While there is a little to complain about here and there in the album that mainly comes from the second and third track, "I See Darkness In You" is as complete an album from Red Mecca as you'll ever get. The production is crisp and clear and follows previous examples set by Red Mecca. This album continues to show why they have such a dedicated fanbase and continue to evolve. With the departure of Madeleine I can only hope Red Mecca finds a vocalist that can equal her, but that's a waiting game that will have to be played out. 


4
Brutal Resonance

Red Mecca - I See Darkness In You

8.5
"Great"
N/A
Electroracle
Released 2018 by Massproduktion
Red Mecca has been stealing my heart ever since I heard their album "Covered With Rain" back in 2014. Both Jan Strandqvist's master in synthesizer rhythms and Frida Madeleine's hypnotizing chords crafted an album that I thought was nearly perfect. I almost thought they took my near perfect rating as competition when they released their follow-up album "Electricity" in 2016. I was completely blown away by their impossibly refined techniques and electronic delivery that resulted in them receiving a perfect and legendary score.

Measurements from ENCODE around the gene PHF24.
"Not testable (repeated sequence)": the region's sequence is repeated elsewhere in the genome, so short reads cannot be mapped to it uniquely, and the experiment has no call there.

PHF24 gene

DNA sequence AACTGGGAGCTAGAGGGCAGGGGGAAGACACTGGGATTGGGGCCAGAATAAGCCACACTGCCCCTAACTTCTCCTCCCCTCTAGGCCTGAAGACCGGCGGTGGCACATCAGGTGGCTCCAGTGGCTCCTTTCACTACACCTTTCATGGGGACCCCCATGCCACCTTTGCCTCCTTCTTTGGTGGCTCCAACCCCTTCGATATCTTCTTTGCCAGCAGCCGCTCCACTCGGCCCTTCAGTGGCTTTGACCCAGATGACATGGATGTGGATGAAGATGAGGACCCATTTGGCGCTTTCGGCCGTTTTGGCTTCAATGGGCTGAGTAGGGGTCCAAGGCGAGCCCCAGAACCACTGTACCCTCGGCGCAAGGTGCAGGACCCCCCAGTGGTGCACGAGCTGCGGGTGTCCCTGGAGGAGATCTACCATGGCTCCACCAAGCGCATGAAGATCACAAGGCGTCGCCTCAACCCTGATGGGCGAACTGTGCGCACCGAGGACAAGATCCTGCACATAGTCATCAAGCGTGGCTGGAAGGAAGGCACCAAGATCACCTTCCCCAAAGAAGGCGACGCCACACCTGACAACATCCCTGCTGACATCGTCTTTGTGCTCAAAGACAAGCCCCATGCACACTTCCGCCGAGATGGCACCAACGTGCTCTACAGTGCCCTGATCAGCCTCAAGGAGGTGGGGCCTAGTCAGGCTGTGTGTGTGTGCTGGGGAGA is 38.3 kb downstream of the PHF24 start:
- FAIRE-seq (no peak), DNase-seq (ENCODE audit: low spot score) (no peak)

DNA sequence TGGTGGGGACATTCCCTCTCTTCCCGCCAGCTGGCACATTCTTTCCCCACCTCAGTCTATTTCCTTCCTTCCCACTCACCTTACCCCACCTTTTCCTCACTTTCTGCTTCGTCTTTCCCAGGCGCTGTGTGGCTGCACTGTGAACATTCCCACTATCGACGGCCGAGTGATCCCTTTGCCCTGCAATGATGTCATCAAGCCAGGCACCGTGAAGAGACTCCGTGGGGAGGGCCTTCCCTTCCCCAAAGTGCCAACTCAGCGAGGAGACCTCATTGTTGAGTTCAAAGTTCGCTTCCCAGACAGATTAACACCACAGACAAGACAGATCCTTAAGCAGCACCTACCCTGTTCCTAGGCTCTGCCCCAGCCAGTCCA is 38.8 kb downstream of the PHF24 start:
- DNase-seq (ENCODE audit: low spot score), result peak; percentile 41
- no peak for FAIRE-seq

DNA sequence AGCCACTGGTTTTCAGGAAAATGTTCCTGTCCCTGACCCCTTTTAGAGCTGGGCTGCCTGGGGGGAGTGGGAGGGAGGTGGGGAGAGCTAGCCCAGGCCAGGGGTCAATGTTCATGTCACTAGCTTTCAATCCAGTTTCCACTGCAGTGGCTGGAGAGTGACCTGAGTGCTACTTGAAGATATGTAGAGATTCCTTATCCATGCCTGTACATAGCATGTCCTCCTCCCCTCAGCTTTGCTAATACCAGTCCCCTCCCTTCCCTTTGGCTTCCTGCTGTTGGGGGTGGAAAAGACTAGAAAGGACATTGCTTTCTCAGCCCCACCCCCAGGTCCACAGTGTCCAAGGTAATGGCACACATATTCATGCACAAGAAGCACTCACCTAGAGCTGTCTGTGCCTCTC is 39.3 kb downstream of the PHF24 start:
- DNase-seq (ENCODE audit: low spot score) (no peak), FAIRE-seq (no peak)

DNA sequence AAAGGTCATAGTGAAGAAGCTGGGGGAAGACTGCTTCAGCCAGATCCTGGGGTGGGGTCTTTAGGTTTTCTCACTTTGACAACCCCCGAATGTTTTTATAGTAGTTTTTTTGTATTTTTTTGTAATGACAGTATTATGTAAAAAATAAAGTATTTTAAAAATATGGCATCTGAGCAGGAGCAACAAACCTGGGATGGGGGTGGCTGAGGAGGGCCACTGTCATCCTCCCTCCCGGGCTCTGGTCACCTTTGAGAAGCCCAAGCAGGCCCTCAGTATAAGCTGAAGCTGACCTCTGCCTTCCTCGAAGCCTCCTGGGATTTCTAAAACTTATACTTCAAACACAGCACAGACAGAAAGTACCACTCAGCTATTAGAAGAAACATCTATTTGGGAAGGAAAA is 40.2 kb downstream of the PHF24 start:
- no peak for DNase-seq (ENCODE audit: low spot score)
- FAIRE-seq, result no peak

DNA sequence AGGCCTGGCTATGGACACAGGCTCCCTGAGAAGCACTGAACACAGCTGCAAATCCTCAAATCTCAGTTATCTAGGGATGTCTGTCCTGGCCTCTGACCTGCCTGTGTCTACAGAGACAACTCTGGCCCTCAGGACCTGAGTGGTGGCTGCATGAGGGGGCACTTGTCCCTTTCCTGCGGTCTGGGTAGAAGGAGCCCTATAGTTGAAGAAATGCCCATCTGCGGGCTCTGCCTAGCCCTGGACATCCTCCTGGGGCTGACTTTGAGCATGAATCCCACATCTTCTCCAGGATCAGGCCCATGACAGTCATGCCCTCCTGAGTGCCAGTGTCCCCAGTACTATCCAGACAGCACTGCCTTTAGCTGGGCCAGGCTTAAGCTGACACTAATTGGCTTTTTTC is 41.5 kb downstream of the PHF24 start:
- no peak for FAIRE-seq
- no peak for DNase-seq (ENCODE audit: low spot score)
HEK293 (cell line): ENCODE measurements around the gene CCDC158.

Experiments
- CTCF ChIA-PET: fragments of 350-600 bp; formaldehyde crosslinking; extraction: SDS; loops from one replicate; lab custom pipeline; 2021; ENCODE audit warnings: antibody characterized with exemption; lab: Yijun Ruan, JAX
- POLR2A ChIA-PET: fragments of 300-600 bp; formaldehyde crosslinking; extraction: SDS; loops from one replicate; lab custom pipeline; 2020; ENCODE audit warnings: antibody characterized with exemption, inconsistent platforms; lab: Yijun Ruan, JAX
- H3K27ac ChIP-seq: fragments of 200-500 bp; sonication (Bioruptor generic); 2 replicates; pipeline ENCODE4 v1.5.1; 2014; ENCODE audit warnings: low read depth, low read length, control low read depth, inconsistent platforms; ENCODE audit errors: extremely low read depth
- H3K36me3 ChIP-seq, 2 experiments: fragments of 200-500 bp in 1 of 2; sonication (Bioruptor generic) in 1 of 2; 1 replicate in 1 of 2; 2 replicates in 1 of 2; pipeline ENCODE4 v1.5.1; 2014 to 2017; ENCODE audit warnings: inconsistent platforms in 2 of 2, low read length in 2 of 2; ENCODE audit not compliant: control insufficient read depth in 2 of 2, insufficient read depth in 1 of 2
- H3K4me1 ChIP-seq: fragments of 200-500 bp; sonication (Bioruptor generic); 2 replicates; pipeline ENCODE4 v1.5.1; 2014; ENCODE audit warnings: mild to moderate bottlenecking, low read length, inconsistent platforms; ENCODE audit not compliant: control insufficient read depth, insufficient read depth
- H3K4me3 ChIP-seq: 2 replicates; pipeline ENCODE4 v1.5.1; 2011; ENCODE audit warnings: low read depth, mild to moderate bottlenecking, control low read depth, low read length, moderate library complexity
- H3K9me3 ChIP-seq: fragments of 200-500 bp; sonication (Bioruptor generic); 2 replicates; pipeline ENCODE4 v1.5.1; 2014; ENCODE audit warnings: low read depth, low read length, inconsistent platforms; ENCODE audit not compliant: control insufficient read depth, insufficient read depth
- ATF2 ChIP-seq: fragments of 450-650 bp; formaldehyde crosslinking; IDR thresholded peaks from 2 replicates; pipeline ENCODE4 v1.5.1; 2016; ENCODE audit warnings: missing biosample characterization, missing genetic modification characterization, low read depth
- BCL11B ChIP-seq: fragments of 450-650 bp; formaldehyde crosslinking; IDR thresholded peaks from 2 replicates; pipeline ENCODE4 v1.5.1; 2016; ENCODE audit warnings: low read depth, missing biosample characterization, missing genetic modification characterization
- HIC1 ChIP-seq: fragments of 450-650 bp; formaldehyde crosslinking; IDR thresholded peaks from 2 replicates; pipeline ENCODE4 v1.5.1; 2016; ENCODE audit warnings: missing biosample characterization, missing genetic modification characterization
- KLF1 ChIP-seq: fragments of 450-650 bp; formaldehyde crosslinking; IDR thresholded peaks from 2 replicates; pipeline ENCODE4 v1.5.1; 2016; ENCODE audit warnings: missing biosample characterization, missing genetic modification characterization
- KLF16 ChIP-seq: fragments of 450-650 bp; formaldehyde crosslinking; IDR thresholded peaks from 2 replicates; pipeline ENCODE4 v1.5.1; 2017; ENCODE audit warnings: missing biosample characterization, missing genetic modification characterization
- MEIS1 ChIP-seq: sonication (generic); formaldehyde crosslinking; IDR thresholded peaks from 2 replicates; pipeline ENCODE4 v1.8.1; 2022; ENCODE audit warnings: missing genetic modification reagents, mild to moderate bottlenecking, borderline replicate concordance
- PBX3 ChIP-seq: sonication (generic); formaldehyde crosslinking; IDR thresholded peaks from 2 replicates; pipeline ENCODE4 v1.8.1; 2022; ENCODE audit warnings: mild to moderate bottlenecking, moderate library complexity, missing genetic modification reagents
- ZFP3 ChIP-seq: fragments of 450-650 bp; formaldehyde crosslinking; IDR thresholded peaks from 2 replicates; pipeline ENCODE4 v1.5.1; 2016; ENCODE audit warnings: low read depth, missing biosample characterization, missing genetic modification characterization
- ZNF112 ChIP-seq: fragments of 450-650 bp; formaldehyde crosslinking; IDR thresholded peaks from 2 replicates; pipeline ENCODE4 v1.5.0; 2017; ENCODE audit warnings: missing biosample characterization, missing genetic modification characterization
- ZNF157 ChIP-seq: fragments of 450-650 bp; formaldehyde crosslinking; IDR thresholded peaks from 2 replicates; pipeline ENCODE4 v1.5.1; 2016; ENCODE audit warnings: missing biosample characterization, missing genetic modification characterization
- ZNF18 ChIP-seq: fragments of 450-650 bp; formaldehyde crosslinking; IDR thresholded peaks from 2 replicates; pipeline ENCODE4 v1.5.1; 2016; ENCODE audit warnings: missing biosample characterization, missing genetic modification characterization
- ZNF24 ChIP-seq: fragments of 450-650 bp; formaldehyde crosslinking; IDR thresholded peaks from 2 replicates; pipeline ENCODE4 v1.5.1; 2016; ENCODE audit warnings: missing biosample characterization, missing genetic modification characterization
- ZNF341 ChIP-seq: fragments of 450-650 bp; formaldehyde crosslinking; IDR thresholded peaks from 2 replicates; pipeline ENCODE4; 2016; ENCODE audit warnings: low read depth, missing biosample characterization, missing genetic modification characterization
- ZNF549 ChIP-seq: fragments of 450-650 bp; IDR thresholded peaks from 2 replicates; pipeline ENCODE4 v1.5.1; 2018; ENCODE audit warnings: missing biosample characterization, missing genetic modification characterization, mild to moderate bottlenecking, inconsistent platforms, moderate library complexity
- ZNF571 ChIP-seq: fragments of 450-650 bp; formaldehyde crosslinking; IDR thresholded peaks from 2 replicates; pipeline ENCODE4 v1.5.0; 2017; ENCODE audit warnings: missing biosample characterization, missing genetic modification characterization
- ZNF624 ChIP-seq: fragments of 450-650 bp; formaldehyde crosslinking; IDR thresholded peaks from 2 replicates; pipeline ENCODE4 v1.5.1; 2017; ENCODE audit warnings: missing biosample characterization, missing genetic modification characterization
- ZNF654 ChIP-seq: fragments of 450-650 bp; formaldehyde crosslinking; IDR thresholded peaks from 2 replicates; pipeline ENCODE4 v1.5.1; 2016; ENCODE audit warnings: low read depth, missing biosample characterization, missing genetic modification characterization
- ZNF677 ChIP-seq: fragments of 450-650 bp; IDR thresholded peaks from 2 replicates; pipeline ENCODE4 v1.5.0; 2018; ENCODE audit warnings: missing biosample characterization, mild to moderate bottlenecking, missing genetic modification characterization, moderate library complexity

2017 saw the release of the two-sided single "Set In Motion" that teased their upcoming album. That and the previous two albums led me to anticipate Red Mecca's forthcoming album with utter eagerness. Thus I was led into the present day with Red Mecca's most recent album "I See Darkness In You". Listening to the album has been both an absolute pleasure to get through but also a heartbreaking experience with the knowledge that Madeleine will be leaving Red Mecca after this album. This does mark the end of an era for the project, but I am still wishing her all the best and hope she will come back with her own epic project. But now that that's out of the way, let's get on with the album.